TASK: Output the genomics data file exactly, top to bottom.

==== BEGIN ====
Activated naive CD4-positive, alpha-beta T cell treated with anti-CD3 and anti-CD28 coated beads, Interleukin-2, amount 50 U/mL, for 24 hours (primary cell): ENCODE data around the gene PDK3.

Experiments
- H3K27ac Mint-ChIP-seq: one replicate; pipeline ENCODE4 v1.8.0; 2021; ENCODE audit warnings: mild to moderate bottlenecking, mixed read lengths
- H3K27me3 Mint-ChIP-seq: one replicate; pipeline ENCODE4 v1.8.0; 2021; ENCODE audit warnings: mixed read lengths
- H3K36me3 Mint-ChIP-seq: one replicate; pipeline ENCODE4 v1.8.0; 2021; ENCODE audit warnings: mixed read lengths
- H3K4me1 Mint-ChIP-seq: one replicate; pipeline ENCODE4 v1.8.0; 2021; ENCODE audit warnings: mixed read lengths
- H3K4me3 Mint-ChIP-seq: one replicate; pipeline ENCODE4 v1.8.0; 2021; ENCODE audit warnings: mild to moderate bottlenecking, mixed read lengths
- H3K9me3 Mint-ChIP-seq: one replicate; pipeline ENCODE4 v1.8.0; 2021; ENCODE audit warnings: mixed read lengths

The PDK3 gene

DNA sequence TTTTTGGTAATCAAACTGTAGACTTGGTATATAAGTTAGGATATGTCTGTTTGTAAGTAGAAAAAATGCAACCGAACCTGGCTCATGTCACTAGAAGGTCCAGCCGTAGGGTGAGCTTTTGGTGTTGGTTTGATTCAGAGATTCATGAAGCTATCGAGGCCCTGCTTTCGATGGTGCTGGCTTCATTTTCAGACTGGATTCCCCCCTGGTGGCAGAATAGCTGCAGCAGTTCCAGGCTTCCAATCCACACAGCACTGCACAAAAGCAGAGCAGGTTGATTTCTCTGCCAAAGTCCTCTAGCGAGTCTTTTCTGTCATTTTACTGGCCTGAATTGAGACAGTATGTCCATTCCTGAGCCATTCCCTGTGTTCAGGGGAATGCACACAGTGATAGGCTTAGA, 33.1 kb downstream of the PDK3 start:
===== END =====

Activated naive CD4-positive, alpha-beta T cell treated with anti-CD3 and anti-CD28 coated beads, Interleukin-2, amount 50 U/mL, for 24 hours (primary cell): ENCODE data around the gene PDK3.

Experiments
- H3K27ac Mint-ChIP-seq: one replicate; pipeline ENCODE4 v1.8.0; 2021; ENCODE audit warnings: mild to moderate bottlenecking, mixed read lengths
- H3K27me3 Mint-ChIP-seq: one replicate; pipeline ENCODE4 v1.8.0; 2021; ENCODE audit warnings: mixed read lengths
- H3K36me3 Mint-ChIP-seq: one replicate; pipeline ENCODE4 v1.8.0; 2021; ENCODE audit warnings: mixed read lengths
- H3K4me1 Mint-ChIP-seq: one replicate; pipeline ENCODE4 v1.8.0; 2021; ENCODE audit warnings: mixed read lengths
- H3K4me3 Mint-ChIP-seq: one replicate; pipeline ENCODE4 v1.8.0; 2021; ENCODE audit warnings: mild to moderate bottlenecking, mixed read lengths
- H3K9me3 Mint-ChIP-seq: one replicate; pipeline ENCODE4 v1.8.0; 2021; ENCODE audit warnings: mixed read lengths

The PDK3 gene

DNA sequence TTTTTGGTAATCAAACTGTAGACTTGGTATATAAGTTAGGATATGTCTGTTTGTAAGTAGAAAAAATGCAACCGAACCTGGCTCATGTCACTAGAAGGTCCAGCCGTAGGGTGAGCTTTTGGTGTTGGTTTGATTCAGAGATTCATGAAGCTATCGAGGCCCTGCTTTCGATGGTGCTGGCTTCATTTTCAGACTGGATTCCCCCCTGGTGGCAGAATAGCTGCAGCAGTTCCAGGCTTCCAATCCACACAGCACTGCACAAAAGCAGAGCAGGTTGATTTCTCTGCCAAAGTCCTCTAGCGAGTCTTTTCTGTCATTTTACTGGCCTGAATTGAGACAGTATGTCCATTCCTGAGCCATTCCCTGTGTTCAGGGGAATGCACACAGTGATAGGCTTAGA, 33.1 kb downstream of the PDK3 start: